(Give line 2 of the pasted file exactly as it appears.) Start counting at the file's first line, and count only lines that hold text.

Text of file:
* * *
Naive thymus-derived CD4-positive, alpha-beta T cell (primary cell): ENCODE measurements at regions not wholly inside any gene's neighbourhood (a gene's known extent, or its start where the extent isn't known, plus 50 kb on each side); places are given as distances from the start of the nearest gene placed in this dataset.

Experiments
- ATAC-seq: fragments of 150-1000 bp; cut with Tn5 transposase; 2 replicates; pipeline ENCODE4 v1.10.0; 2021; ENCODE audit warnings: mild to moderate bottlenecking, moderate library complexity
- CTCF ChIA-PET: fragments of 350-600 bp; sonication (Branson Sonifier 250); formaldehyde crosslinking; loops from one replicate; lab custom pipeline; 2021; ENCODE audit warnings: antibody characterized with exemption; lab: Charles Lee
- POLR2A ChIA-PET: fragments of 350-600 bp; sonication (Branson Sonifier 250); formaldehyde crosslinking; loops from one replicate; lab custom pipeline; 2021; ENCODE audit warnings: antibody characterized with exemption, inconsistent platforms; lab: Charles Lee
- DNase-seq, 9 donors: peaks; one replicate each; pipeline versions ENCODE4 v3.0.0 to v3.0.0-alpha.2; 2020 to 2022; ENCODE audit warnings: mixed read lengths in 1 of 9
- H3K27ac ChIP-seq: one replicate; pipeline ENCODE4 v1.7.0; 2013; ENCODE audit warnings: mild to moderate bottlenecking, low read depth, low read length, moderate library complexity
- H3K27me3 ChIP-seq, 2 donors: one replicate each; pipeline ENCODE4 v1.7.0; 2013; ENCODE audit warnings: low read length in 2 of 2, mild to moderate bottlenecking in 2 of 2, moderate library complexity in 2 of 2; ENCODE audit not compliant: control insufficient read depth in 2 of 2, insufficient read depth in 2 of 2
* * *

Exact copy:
Experiments